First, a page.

OGDEN — If you haven’t mailed your ballot or left it at a designated drop box, time is running out.
And remember — there will be no in-person voting site next Tuesday, which was to have been the primary Election Day but is now just the deadline to turn in mail-in-ballots. Instead, per changes state lawmakers approved in April to curb the spread of COVID-19, Weber County Election Office reps will man a location at the Weber County Fairgrounds on Tuesday, where they’ll provide ballots to those who didn’t get them.
The ballot this primary isn’t a long one, though voters have some big decisions to make.
Weber County Democrats have just one race to vote on, for the party nomination in the 1st District U.S. House race.
Republicans across the county will weigh in on the Utah gubernatorial contest, the 1st District U.S. House race, the race for Utah attorney general and the Weber County recorder/surveyor contest. County GOPers who live in the boundaries of Utah Senate District 19 and District 4 of the Utah State Board of Education will also vote in the party primaries for those posts.
Winners in the respective party primaries will face off in the general election on Nov. 3.
Completed primary ballots are already coming in. Around 21,000 of the 73,000 sent out to voters around Weber County had been returned as of Friday, according to Ryan Cowley, who heads the county elections office. That’s a turnout so far of around 29%.
But you still have time. They must be postmarked by Tuesday if they’re mailed or be dropped off by 8 p.m. on Tuesday at one of several drop boxes around the county.
The Election Day operation at the fairgrounds goes from 7 a.m. to 8 p.m, but it won’t be a traditional polling place. Instead, it will be a no-contact drive-through operation where voters will be able to get ballots if they didn’t get them via mail. From there, those getting ballots will have to fill them out on their own and leave them at one of the drop boxes around the county, at most of the municipal buildings and public libraries in the county. Location details are on the county elections website, weberelections.com.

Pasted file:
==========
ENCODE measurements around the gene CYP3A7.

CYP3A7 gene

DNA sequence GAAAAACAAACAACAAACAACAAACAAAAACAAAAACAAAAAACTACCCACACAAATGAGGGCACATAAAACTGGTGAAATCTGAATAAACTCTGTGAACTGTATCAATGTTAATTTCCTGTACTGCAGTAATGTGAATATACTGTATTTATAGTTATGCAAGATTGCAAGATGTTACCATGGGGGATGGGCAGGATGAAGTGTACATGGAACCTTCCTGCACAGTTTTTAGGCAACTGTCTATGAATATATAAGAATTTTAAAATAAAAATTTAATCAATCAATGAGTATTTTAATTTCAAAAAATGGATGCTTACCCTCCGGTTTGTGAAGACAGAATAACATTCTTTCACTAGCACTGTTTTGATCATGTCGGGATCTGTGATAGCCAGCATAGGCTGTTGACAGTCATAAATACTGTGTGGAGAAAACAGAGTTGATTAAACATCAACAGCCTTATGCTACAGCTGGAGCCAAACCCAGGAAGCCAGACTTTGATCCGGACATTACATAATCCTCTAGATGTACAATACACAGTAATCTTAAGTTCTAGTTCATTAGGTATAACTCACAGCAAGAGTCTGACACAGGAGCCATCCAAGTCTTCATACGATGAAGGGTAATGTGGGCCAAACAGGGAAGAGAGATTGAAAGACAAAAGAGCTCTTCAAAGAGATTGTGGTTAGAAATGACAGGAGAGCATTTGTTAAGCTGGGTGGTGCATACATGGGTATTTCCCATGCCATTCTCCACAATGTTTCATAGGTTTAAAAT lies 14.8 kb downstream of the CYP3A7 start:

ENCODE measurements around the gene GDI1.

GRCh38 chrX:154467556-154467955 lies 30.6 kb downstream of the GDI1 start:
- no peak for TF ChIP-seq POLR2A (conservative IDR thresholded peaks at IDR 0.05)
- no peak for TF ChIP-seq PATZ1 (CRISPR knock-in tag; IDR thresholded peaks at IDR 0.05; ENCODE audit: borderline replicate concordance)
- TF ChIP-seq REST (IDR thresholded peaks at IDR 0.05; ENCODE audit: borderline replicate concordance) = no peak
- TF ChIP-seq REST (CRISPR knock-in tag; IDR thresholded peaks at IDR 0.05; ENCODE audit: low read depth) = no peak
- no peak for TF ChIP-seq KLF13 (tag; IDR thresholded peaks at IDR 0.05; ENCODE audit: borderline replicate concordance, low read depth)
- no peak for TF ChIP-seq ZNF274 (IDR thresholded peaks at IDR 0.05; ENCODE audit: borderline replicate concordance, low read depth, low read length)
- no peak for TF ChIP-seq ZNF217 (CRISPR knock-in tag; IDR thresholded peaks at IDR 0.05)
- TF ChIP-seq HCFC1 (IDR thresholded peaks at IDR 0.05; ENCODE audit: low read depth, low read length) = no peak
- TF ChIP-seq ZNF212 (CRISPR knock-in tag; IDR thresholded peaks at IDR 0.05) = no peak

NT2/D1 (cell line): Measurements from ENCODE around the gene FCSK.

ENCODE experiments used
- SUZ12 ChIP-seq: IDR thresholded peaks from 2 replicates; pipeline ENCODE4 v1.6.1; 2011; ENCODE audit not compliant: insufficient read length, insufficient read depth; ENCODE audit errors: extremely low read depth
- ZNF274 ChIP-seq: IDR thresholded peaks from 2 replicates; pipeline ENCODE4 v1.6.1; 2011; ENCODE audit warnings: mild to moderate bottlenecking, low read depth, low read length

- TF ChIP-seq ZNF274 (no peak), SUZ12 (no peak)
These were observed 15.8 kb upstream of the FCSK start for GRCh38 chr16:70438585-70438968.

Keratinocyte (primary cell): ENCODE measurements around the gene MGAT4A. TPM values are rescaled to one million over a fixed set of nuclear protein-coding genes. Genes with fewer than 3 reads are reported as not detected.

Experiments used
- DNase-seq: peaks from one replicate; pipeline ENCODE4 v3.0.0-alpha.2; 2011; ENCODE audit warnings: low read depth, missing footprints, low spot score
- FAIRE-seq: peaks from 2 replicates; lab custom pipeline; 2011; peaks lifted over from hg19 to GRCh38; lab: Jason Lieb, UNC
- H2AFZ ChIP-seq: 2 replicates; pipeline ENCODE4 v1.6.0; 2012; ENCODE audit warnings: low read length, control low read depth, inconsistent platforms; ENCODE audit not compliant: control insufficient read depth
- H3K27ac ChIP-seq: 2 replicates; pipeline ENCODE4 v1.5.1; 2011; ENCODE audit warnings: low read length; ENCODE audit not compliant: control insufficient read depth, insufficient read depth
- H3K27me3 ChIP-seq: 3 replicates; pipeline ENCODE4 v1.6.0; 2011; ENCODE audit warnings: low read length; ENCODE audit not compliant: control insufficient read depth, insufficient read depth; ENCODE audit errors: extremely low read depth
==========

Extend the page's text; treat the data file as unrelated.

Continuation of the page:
Lawmakers changed the rules for this election, putting the emphasis on mail-in balloting versus in-person voting to minimize person-to-person contact and thus prevent the spread of the coronavirus. Some around the country have expressed concern about the possibility of fraud with such a heavy focus on mail-in balloting. But it’s been around for years in Utah and Cowley maintains there are plenty of safeguards.
“I would say it’s not an issue, but it’s being talked about as if it were an issue,” he said.
Results will come out later than usual on Tuesday, after 10 p.m., per the rule changes state lawmakers implemented. And those will only be partial returns. Cowley said mail-in ballots received over the weekend and through Tuesday won’t be officially tallied until next Thursday.
In the 1st District U.S. House race, Democrats will pick between Darren Parry and Jamie Cheek. GOPers will pick between Katie Witt, Bob Stevenson, Blake Moore and Kerry Gibson.
GOPers will pick between Thomas Wright, Spencer Cox, Jon Huntsman and Greg Hughes in the gubernatorial race and Sean Reyes and David Leavitt in the Utah attorney general contest. At the county level, voters will pick between Leann Kilts and James Couts for Weber County recorder/surveyor.
Those living within Utah Senate District 19 pick between John Johnson and Johnny Ferry. Those living in District 4 of the state board of eduction pick between Brent Strate and K’Leena Furniss.